Radical media, politics and culture.

"Piracy, Control Practices, and Alternatives"
Alex Galloway, with Pavlos Hatzopoulos and Thanasis Priftis

[From "Piracy as activism" special issue - http://www.re-public.gr/en/]

P.H. - T.P.: With what types of practices would you relate the concept
of piracy in networks? Is it problematic, from a critical standpoint,
to confine piracy to file-sharing?

Alexander Galloway: The pirates are on the rise. With their black
markets and black hats, pirates commandeer ships and copy DVDs. They
crack software systems and resell them under the counter. At the same
time immaterial goods proliferate in file-sharing networks, many
thousands labor away on their contributions to open source projects,
and millions more labor away in online games.

So perhaps to begin one might make a basic distinction between piracy
and the kind of collaborative sharing we associate with culture and
community. In a strict sense piracy is a form of commerce, illicit to
be sure, but commerce nonetheless. Something is stolen and resold via
the black market. Pirates are above all businessmen. Contrast this
with the anti-market activity of sharing, borrowing, or stealing. The
continuum is broad here-for example one is free to endorse sharing
while rejecting stealing-yet it is clear that such activities are
not black-market activities in any traditional sense. In fact I
would guess that very little real piracy takes place in file sharing
networks. It's mostly sharing, borrowing or stealing.

I include stealing here simply to appease the right. I personally have
very little against these kinds of activities and find it difficult
to label them "stealing" in any real sense of the word. In fact there
are lots of cases in which borrowing or even stealing is justified,
particularly in today's economy in which so much of human life is
stolen and debased by commercial and state interests. Reverse stealing
is often a necessity.

The Libertarian Left:
Free-Market Anti-Capitalism, The Unknown Ideal
Sheldon Richman

Ron Paul’s 2008 presidential campaign introduced many people to the word
“libertarian.” Since Paul is a Republican and Republicans, like
libertarians, use the rhetoric of free markets and private enterprise,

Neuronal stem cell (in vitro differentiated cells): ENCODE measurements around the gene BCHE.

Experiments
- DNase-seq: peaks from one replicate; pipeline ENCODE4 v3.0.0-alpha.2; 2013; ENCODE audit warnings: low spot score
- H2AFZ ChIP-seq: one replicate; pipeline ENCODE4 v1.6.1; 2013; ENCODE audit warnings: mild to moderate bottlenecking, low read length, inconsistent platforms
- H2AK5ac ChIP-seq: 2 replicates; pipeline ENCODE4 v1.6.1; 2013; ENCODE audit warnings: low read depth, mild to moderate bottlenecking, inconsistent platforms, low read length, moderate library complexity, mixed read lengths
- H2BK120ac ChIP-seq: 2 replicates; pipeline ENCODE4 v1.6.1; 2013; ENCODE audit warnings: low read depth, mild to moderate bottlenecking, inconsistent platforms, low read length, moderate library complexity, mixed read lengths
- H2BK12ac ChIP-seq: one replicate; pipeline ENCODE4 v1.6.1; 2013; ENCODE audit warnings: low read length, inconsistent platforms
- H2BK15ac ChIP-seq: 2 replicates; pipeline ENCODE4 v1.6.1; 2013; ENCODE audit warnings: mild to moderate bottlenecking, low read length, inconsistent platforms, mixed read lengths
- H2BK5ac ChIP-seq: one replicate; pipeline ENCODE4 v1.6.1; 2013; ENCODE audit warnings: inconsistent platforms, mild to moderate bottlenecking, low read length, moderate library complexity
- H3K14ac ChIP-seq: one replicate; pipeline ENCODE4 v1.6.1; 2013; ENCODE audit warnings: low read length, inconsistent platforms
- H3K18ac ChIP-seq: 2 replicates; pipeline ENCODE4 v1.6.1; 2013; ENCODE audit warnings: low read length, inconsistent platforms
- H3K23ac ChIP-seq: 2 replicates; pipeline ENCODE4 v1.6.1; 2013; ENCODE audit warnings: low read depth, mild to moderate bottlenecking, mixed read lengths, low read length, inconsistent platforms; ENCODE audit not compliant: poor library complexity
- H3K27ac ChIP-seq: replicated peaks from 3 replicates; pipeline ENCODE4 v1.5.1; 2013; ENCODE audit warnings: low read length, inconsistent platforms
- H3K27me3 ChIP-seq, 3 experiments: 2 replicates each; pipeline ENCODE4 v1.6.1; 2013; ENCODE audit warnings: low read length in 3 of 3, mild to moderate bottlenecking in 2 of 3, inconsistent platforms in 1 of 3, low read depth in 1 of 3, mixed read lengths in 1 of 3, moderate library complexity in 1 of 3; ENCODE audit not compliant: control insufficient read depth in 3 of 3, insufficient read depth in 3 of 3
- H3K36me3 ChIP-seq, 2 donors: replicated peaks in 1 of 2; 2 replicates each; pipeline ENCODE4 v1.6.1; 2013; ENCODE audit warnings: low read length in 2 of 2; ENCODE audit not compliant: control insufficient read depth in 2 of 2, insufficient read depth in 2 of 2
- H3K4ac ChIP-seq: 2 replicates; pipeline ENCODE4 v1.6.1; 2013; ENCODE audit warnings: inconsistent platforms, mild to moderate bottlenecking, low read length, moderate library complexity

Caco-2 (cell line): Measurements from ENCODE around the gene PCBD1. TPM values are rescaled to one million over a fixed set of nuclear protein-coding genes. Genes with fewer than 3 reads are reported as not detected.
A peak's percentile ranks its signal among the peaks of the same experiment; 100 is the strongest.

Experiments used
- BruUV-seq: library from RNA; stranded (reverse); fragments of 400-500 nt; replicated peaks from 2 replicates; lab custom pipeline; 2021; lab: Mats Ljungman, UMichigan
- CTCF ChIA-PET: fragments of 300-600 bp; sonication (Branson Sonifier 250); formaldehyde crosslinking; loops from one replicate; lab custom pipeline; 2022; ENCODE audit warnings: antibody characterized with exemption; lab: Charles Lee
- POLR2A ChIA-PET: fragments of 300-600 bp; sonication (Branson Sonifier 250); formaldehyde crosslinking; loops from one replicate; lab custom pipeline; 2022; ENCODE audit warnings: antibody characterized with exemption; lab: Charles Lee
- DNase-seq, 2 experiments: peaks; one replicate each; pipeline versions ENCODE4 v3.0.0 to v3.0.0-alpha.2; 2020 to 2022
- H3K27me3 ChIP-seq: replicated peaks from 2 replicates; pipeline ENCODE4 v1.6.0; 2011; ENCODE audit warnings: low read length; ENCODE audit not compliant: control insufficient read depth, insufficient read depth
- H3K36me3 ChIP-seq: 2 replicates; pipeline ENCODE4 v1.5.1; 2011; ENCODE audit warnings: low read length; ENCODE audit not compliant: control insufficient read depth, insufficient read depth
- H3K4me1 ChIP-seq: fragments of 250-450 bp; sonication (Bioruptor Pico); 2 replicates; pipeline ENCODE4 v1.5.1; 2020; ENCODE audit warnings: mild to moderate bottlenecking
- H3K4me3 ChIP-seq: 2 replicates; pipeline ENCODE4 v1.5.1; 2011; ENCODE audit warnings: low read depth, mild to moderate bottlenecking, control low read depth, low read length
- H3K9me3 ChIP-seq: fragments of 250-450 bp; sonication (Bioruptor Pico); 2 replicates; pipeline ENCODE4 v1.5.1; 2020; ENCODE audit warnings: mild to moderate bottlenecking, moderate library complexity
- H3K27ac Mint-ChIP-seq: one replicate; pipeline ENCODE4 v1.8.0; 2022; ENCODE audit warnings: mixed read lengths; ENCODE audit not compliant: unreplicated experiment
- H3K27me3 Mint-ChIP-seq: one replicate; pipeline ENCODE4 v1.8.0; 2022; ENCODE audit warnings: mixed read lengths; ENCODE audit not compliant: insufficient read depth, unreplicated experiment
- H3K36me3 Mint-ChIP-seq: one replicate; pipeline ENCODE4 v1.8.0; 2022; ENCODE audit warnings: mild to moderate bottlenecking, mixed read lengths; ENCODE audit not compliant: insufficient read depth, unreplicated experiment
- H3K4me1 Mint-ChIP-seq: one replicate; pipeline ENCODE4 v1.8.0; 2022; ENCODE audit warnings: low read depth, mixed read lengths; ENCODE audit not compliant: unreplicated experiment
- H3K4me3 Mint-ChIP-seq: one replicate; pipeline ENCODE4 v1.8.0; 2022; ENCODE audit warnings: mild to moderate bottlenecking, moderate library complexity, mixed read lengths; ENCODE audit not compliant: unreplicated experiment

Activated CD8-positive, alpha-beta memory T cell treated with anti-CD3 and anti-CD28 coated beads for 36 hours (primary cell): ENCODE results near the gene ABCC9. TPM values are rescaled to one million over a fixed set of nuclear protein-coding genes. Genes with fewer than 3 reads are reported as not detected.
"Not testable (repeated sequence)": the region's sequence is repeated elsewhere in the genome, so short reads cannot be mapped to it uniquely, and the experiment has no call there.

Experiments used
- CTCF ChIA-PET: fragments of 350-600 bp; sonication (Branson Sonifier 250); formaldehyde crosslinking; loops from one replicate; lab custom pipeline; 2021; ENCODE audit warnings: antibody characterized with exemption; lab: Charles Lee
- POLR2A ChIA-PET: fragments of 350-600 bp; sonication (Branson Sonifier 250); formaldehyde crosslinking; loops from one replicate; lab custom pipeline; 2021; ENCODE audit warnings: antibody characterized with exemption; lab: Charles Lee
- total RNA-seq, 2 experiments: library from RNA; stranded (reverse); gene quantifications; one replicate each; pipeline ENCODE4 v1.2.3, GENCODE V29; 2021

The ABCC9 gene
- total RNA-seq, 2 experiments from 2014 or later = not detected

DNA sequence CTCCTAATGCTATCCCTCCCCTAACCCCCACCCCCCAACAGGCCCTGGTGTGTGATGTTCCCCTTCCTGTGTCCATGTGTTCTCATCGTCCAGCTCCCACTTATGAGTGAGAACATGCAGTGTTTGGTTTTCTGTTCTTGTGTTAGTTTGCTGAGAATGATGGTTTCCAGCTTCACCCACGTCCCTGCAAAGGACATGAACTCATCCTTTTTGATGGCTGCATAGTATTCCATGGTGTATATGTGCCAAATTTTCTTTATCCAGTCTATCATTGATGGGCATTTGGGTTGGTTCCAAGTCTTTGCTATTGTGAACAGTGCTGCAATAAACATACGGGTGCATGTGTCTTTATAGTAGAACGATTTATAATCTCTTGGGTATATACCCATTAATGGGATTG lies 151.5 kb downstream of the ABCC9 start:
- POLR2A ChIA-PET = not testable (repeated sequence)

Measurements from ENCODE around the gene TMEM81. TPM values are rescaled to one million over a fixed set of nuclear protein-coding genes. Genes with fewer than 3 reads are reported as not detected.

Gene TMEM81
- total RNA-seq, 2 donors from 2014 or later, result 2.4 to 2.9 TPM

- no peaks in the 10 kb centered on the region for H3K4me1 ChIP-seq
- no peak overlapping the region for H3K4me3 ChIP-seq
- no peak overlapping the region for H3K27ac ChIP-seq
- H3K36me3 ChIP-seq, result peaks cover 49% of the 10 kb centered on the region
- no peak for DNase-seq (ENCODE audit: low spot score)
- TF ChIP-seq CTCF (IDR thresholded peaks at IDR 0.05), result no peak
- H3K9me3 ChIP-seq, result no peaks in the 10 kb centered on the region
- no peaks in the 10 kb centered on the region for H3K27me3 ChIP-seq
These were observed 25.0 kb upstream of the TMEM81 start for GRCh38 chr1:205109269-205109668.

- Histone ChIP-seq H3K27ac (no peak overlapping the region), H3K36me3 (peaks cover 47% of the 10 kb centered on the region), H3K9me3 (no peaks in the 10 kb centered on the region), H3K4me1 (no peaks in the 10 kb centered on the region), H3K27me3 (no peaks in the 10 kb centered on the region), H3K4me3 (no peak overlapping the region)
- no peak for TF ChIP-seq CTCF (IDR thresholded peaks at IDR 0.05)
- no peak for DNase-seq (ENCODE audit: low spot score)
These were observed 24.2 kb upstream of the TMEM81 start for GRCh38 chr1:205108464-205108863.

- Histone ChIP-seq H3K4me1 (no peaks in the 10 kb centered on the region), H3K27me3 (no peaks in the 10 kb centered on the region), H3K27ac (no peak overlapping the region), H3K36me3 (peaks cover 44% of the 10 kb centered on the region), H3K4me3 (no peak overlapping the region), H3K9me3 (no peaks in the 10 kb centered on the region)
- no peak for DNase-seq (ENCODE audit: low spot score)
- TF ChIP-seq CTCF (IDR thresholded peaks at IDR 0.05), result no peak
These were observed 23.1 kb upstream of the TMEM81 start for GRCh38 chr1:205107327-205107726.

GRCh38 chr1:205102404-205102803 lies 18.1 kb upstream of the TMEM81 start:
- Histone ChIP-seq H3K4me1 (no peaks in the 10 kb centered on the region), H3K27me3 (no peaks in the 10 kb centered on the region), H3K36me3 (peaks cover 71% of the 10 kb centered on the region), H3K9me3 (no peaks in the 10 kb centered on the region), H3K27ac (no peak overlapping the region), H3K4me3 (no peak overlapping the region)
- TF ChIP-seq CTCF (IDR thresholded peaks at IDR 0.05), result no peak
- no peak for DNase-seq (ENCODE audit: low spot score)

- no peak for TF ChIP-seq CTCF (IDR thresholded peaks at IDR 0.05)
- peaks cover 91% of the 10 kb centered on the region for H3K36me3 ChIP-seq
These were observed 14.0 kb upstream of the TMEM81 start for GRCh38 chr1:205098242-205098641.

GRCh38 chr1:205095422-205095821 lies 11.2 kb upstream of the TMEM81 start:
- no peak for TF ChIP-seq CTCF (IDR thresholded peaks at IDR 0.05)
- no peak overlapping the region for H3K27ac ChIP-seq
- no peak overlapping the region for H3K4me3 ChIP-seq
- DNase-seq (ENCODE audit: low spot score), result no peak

people naturally assume that libertarians are some kind of quirky
offshoot of the American right wing. To be sure, some libertarian
positions fit uneasily with mainstream conservatism—complete drug
decriminalization, legal same-sex marriage, and the critique of the
national-security state alienate many on the right from libertarianism.

"Surrealism in the Arab World"
Maroin Dib, Abdul Kadar El-Janabi, Faroq El Juridy, Fadil Abas Hadi, Farid Lariby & Ghazi Younis

The current resurgence of surrealism in the Arab world is a revolutionary development of the greatest significance, demonstrating once more that the strategy of the unfettered imagination is always and necessarily global.

We publish here in English translation a manifesto in which our Arab comrades express their unequivocal interventionist orientation, sharply defined against their specific political and cultural background.

"Surrealism, Politics and Culture"
Neil Matheson

The celebrated photographs of André Breton, Diego Rivera and Léon Trotsky posing together in Mexico in 1938, at the time of their joint manifesto Pour un Art révolutionnaire indépendant, are usually seen as emblematic of a certain convergence of culture and revolutionary politics – and yet, paradoxically, most accounts of Surrealism’s engagement with politics pose the tide of revolutionary fervour as already receding by 1935, while 1938 has also been viewed as the year that Surrealism made the volte-face ‘from the street to the salon.’ A re-appraisal of Surrealism’s troubled relationship with political activism and organised politics has been long overdue, and therefore a collection which sets out not only to analyse in depth some of the key themes and crucial moments in that engagement, but also to rethink the condition of ‘the political’ itself in its relationship with culture, is to be welcomed.

"The Nile of Surrealism: Surrealist Activities in Egypt"